What the IT department promised to the enterprise with delivery of a matter of weeks or months because they believed they could deliver it by mashing up existing services, suddenly needs a lot more time as they realise they must build new services too.
Again, the business cares less about whether what is delivered to them was developed more efficiently because it is a mashup — they just want it delivered in a way that meets all their expectations, and they still want it delivered according to the original target go-live date.
The delivery of applications and systems to the satisfaction of business stakeholders is not solved by SOA; in fact an SOA approach could even add to delays in getting the functionality delivered.
MANAGEMENT & SCOPE CREEP
Let’s look at the third element I have earmarked in the application lifecycle: management.
Before SOA, managing application development projects was no easy task, it’s true. Depending on the granularity of the application development approach prior to the adoption of SOA, it was not always easy to break development projects into piecemeal parts in order to get them built by distributed development teams inside and outside the organisation.
SOA itself does little to help here. The chunks may be larger, but project managers must now also pay lip service to the corporate standards for services development: again, things like choice of tools vendor, standards, reusability and documentation.
They now have a repository and registry of services to think about, and they may need to be mindful about SOA governance — who ‘owns’ certain services, services version control, security implications of shared services and what impact changes to underlying services have on each of their live applications that rely on them.
SOA doesn’t solve the challenges of managing application development projects. Indeed it adds another dimension where the manager must be mindful of the change impact of their own and other services built inside or outside the organisation on the applications and systems they deliver to the business.
Once the application is delivered, much of the systems management and service level management technologies that helped the IT department keep track of bottlenecks, errors or outright outages are more advanced for more traditional applications infrastructures than they are for SOA deployments.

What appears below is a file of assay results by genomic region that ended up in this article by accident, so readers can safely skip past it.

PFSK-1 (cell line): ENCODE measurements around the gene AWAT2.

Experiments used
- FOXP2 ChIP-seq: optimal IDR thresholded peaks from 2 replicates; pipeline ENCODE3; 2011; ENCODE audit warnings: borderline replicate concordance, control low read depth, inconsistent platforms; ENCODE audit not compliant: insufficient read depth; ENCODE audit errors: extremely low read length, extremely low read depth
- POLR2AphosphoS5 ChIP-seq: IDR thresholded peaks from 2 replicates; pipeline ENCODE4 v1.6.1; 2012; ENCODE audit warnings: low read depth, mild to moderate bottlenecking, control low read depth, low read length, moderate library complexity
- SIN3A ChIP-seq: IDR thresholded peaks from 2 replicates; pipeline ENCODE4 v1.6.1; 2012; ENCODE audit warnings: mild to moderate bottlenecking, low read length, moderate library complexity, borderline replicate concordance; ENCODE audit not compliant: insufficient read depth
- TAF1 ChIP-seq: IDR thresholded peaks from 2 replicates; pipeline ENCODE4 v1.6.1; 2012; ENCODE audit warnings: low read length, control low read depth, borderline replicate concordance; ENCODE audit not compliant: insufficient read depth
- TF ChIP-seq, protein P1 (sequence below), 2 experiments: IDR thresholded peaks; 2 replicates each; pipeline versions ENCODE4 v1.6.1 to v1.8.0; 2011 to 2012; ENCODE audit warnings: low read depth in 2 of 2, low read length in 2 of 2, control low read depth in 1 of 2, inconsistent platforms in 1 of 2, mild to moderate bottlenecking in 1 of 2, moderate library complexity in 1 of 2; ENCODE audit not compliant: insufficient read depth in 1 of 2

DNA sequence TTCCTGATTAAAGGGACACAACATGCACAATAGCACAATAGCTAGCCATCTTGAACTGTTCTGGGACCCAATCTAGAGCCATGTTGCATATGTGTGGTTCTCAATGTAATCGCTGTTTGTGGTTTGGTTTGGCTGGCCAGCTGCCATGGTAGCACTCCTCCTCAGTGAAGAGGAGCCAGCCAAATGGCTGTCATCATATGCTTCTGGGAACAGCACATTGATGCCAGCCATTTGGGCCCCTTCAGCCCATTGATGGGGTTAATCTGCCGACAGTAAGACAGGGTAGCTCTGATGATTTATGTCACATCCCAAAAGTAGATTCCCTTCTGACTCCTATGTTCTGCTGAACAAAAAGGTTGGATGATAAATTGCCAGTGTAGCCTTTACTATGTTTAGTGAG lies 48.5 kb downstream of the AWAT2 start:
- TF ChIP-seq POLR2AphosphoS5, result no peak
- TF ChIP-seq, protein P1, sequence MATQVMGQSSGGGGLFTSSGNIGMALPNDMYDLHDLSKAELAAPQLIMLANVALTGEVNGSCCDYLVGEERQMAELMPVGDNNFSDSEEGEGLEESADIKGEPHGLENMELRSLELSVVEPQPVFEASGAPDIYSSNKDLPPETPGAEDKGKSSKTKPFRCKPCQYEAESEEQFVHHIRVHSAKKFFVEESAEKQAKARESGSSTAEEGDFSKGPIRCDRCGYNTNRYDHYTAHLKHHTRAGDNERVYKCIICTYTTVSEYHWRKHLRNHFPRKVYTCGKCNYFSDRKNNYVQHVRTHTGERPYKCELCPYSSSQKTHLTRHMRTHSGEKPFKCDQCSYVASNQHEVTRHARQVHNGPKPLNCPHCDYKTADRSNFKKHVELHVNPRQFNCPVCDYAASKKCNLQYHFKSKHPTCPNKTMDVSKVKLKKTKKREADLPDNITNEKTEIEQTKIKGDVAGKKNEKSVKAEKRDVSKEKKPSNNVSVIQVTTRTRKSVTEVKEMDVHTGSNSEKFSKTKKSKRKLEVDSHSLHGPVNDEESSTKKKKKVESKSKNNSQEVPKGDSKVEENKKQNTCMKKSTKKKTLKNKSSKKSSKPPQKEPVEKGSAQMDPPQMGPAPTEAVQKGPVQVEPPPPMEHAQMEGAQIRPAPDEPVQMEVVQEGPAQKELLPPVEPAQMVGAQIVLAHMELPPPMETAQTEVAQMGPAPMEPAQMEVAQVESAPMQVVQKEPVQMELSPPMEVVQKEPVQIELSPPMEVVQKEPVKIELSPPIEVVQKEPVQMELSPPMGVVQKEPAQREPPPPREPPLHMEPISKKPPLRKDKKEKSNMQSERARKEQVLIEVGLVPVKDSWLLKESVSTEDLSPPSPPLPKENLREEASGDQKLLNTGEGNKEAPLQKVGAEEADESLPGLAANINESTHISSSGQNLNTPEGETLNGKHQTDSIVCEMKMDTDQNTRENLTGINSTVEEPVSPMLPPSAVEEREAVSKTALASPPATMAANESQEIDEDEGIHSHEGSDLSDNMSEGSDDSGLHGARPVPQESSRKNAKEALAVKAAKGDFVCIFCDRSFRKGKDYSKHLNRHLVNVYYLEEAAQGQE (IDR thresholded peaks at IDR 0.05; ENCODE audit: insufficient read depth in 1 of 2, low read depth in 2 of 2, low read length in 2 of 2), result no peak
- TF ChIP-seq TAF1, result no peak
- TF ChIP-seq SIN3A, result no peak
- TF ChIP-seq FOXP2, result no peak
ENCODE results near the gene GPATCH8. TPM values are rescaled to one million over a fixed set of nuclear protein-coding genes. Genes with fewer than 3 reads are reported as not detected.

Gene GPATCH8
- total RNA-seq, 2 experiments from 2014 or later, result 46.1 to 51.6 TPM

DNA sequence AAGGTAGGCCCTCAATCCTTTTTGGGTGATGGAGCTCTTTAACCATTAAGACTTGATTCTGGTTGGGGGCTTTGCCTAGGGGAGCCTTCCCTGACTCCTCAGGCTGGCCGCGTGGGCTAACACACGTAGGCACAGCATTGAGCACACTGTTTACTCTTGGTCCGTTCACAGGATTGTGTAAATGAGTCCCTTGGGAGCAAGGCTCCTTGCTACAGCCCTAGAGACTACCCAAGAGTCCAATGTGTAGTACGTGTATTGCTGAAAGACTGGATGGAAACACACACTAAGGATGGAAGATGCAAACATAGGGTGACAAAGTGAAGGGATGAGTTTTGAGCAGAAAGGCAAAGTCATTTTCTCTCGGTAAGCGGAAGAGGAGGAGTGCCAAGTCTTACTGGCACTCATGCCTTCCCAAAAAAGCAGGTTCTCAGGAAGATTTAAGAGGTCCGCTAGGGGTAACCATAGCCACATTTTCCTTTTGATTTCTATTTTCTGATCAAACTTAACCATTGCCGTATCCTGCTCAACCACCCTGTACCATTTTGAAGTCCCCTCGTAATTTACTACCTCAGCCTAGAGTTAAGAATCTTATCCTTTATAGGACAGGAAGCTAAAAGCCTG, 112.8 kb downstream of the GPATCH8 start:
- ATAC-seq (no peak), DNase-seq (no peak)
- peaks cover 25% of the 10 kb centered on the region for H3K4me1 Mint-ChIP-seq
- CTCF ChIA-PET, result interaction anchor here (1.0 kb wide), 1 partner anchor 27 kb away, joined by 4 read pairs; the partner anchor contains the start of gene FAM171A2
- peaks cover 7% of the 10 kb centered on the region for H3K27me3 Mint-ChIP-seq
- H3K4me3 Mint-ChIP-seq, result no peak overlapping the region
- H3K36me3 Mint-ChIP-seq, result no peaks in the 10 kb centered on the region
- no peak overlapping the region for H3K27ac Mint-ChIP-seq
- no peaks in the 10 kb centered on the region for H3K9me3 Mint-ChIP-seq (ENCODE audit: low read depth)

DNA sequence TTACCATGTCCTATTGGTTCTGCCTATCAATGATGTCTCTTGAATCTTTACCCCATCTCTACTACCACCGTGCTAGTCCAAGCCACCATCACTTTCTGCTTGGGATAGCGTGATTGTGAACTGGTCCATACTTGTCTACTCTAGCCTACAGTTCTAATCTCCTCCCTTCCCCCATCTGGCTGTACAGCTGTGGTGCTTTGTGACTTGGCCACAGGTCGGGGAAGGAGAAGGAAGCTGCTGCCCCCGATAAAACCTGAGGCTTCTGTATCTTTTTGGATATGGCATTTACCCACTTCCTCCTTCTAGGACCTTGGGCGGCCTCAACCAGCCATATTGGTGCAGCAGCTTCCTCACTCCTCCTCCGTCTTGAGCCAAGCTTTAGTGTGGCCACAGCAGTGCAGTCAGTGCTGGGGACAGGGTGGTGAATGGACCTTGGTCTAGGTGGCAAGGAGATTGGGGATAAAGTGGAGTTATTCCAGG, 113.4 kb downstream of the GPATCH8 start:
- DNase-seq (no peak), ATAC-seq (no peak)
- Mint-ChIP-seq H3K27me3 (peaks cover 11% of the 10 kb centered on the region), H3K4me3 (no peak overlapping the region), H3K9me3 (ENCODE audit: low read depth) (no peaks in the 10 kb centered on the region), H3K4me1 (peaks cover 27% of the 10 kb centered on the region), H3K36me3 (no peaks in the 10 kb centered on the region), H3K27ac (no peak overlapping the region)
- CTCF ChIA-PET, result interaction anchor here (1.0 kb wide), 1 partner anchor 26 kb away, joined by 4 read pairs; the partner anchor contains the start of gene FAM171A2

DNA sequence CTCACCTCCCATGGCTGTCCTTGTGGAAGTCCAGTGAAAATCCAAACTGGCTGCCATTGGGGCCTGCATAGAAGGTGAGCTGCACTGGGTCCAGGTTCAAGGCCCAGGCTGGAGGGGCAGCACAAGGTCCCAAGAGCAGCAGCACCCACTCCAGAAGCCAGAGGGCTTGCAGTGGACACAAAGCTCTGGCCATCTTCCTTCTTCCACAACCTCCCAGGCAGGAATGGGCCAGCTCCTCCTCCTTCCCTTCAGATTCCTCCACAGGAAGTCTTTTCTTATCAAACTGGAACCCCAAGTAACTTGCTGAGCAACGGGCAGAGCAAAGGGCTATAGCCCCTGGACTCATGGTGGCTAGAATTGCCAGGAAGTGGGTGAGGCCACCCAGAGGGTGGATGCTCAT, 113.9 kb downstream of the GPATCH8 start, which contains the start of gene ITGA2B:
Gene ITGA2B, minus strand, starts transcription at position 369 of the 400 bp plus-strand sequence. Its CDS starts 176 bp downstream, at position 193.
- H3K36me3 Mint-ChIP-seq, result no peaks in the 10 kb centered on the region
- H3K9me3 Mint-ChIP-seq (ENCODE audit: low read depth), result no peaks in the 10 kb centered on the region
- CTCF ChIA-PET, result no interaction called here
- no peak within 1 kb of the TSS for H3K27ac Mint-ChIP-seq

Visibility into databases, application servers and front ends is a solved problem thanks to the systems management vendors. But management visibility into systems and applications comprised of shared services is a more nascent field. The systems management and business service management vendors are catching up, but setting up management reports that the business requires to handle shared services inside and outside the business sill takes considerable work.
Don’t get me wrong. SOA done right can have huge benefits: the likes of re-use, the ability to more easily produce composite applications or ‘mashups’, even some improvement in the shared vocabulary between business and IT.
My point is that if you don’t get the fundamental challenges of application development under control first, SOA can be even more challenging than more traditional component-based development approaches.
The answer? IT governance – call it SOA governance if you wish – and business process management (BPM). IT governance is a must-have for SOA to work. Meanwhile BPM, to my mind at least, adds an essential veneer atop SOA that helps to abstract away some of the difficulties I have outlined in the requirements/demand stage, and even more of them when it comes to delivery and ongoing management.
In chapter 2 of this essay I’ll look in more detail at why SOA governance is so vital for the success of SOA-based strategies. Look out, too, for CBR’s forthcoming special report on BPM in which I’ll delve deeper into my views on why BPM is essential for SOA (despite the fact I don’t believe SOA is a pre-requisite for BPM).
As always, your feedback is most welcome.